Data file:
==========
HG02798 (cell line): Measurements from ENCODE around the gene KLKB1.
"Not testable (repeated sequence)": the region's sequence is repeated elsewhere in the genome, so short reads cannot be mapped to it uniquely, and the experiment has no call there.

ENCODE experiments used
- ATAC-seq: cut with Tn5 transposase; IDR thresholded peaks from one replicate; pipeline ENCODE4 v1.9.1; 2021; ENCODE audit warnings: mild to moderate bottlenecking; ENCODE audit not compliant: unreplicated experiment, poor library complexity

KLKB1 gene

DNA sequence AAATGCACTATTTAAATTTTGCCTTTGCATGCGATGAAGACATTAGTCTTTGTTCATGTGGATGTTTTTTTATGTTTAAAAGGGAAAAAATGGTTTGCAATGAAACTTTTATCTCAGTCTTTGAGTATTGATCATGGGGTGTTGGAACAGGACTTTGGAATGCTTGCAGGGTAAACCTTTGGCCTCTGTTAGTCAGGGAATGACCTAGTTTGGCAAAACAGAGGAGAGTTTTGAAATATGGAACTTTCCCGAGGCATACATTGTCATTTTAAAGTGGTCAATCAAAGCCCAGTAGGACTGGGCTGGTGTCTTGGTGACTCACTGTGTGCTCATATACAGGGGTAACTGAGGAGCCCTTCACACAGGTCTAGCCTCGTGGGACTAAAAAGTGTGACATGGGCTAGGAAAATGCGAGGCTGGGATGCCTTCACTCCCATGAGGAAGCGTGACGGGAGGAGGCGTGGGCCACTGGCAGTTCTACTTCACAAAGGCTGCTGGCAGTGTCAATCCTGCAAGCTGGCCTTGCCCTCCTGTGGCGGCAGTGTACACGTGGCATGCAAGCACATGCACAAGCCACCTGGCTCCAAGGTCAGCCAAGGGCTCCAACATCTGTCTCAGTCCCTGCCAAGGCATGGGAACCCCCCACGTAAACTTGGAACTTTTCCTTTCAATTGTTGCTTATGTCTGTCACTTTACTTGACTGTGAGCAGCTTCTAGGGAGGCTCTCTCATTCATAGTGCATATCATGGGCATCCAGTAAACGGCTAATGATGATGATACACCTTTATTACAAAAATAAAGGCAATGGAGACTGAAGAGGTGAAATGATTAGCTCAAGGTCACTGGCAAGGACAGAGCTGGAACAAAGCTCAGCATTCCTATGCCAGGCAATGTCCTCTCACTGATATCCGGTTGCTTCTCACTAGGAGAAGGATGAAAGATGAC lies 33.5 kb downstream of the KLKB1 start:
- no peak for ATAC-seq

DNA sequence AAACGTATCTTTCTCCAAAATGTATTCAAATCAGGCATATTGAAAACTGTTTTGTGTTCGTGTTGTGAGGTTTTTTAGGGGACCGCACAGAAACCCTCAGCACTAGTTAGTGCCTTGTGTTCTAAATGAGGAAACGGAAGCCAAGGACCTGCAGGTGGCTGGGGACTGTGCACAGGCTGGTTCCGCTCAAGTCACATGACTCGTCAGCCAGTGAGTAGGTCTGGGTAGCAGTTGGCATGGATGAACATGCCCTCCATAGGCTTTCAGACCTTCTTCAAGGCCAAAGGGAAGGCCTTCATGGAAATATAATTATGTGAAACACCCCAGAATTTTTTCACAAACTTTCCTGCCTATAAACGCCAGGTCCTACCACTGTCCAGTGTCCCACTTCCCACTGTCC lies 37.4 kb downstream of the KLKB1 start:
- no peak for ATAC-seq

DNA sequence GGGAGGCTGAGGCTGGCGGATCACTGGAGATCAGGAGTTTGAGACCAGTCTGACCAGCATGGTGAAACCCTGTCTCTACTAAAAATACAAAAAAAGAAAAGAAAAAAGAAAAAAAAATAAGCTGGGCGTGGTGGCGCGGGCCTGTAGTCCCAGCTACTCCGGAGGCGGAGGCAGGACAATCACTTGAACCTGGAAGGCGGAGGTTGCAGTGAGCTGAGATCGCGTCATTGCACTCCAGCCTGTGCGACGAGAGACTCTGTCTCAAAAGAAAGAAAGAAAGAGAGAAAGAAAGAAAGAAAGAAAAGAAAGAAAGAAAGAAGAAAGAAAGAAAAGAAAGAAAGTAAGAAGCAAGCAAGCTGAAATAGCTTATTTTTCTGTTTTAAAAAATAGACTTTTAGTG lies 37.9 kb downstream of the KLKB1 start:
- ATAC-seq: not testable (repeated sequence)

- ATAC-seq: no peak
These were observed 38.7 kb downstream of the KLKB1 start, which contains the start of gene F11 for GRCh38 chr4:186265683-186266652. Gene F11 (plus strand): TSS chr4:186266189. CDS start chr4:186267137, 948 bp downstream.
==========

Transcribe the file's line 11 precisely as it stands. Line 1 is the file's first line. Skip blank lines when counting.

- ATAC-seq: not testable (repeated sequence)